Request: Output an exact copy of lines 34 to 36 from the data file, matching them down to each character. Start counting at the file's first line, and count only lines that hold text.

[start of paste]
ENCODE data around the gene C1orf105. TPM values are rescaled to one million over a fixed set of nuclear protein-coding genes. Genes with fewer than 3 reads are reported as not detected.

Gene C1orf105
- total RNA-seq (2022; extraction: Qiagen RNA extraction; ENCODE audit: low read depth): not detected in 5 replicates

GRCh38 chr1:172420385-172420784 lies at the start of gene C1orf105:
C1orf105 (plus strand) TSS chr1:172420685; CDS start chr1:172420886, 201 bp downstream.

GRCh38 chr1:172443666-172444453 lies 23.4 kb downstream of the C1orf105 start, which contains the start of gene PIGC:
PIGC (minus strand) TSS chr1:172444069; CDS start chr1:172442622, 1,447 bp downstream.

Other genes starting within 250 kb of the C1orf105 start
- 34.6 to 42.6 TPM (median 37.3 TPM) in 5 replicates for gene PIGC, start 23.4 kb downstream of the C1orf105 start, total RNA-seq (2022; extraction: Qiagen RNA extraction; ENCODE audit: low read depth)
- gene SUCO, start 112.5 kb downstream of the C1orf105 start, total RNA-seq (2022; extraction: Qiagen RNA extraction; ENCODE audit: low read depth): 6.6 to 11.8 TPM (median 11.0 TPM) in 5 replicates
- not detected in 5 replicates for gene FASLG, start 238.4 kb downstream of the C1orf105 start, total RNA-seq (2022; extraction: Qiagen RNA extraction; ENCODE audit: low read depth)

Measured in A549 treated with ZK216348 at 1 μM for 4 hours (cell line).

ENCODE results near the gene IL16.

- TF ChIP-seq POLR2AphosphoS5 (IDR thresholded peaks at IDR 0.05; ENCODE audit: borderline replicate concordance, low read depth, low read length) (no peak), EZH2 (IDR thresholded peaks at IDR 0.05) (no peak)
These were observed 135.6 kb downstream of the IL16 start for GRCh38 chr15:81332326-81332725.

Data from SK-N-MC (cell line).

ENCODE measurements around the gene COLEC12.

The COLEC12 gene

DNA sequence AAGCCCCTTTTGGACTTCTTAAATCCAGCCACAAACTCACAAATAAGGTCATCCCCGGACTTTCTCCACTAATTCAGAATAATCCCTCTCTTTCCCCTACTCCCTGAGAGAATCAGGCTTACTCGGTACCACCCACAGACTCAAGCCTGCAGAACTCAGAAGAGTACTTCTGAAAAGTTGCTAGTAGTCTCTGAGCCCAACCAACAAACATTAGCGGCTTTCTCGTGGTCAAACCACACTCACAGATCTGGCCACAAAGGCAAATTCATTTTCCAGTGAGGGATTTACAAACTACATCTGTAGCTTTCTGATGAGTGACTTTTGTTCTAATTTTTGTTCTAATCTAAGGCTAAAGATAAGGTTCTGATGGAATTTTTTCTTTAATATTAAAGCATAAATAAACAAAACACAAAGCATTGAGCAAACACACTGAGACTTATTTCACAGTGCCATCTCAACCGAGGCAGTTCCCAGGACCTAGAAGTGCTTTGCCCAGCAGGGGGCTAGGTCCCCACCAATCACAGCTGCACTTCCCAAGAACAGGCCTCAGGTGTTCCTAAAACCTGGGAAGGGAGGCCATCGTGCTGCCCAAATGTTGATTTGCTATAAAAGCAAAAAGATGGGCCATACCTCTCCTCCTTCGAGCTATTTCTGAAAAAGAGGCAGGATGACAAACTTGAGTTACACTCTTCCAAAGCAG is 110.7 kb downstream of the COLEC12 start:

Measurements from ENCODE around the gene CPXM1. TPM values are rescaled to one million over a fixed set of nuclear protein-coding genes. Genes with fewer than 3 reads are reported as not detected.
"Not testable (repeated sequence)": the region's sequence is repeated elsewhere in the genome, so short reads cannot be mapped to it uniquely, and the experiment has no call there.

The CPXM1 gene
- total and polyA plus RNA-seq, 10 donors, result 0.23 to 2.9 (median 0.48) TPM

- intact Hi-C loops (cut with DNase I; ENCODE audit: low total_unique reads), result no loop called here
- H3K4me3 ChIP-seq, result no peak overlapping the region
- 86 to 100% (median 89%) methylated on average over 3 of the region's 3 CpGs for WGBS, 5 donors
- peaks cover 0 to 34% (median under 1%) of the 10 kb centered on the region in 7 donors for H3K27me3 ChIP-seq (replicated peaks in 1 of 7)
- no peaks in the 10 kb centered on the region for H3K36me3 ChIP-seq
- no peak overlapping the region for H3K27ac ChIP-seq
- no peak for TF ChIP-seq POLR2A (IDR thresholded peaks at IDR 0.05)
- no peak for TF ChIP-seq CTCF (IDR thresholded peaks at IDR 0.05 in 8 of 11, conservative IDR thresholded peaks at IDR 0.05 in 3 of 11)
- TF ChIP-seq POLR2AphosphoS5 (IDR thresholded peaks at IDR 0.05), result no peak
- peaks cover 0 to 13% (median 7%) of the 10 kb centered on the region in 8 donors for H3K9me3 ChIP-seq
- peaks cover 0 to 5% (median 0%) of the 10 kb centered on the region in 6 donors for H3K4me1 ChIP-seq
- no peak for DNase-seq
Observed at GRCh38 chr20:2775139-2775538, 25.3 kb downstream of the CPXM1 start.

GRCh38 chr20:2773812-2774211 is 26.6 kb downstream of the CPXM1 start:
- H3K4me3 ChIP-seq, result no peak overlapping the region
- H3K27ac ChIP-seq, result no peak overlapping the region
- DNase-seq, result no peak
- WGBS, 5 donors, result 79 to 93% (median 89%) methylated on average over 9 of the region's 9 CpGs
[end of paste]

- peaks cover 0 to 5% (median 0%) of the 10 kb centered on the region in 6 donors for H3K4me1 ChIP-seq
- no peak for DNase-seq
Observed at GRCh38 chr20:2775139-2775538, 25.3 kb downstream of the CPXM1 start.